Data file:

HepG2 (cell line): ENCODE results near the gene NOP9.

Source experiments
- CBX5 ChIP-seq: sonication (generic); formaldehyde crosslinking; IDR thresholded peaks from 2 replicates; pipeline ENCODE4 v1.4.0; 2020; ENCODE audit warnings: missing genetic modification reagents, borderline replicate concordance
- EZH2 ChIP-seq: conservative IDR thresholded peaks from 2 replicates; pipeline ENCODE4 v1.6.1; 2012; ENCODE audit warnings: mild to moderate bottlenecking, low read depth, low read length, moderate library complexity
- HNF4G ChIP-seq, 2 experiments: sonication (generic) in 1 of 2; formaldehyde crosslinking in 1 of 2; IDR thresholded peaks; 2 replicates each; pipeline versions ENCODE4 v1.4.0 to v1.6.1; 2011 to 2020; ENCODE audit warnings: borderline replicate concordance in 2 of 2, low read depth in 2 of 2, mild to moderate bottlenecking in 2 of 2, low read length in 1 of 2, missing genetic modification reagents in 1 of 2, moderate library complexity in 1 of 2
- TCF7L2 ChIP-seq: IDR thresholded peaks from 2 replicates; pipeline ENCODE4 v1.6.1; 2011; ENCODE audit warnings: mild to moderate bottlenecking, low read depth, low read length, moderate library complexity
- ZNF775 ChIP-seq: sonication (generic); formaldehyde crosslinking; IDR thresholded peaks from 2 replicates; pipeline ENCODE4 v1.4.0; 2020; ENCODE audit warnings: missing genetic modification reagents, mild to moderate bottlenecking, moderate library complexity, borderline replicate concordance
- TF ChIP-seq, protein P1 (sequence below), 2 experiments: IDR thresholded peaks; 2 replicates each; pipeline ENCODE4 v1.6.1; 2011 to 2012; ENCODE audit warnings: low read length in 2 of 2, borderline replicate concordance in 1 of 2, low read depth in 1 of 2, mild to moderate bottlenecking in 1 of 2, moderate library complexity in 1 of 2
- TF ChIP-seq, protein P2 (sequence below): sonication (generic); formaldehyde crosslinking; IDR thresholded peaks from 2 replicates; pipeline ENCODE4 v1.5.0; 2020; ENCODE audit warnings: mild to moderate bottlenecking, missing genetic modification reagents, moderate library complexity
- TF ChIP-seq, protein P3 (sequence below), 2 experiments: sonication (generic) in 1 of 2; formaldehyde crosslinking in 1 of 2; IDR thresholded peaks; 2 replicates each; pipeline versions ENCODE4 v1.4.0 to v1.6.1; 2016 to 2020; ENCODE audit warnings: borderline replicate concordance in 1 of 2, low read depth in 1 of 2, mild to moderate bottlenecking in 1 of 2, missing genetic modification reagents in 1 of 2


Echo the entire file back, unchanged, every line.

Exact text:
HepG2 (cell line): ENCODE results near the gene NOP9.

Source experiments
- CBX5 ChIP-seq: sonication (generic); formaldehyde crosslinking; IDR thresholded peaks from 2 replicates; pipeline ENCODE4 v1.4.0; 2020; ENCODE audit warnings: missing genetic modification reagents, borderline replicate concordance
- EZH2 ChIP-seq: conservative IDR thresholded peaks from 2 replicates; pipeline ENCODE4 v1.6.1; 2012; ENCODE audit warnings: mild to moderate bottlenecking, low read depth, low read length, moderate library complexity
- HNF4G ChIP-seq, 2 experiments: sonication (generic) in 1 of 2; formaldehyde crosslinking in 1 of 2; IDR thresholded peaks; 2 replicates each; pipeline versions ENCODE4 v1.4.0 to v1.6.1; 2011 to 2020; ENCODE audit warnings: borderline replicate concordance in 2 of 2, low read depth in 2 of 2, mild to moderate bottlenecking in 2 of 2, low read length in 1 of 2, missing genetic modification reagents in 1 of 2, moderate library complexity in 1 of 2
- TCF7L2 ChIP-seq: IDR thresholded peaks from 2 replicates; pipeline ENCODE4 v1.6.1; 2011; ENCODE audit warnings: mild to moderate bottlenecking, low read depth, low read length, moderate library complexity
- ZNF775 ChIP-seq: sonication (generic); formaldehyde crosslinking; IDR thresholded peaks from 2 replicates; pipeline ENCODE4 v1.4.0; 2020; ENCODE audit warnings: missing genetic modification reagents, mild to moderate bottlenecking, moderate library complexity, borderline replicate concordance
- TF ChIP-seq, protein P1 (sequence below), 2 experiments: IDR thresholded peaks; 2 replicates each; pipeline ENCODE4 v1.6.1; 2011 to 2012; ENCODE audit warnings: low read length in 2 of 2, borderline replicate concordance in 1 of 2, low read depth in 1 of 2, mild to moderate bottlenecking in 1 of 2, moderate library complexity in 1 of 2
- TF ChIP-seq, protein P2 (sequence below): sonication (generic); formaldehyde crosslinking; IDR thresholded peaks from 2 replicates; pipeline ENCODE4 v1.5.0; 2020; ENCODE audit warnings: mild to moderate bottlenecking, missing genetic modification reagents, moderate library complexity
- TF ChIP-seq, protein P3 (sequence below), 2 experiments: sonication (generic) in 1 of 2; formaldehyde crosslinking in 1 of 2; IDR thresholded peaks; 2 replicates each; pipeline versions ENCODE4 v1.4.0 to v1.6.1; 2016 to 2020; ENCODE audit warnings: borderline replicate concordance in 1 of 2, low read depth in 1 of 2, mild to moderate bottlenecking in 1 of 2, missing genetic modification reagents in 1 of 2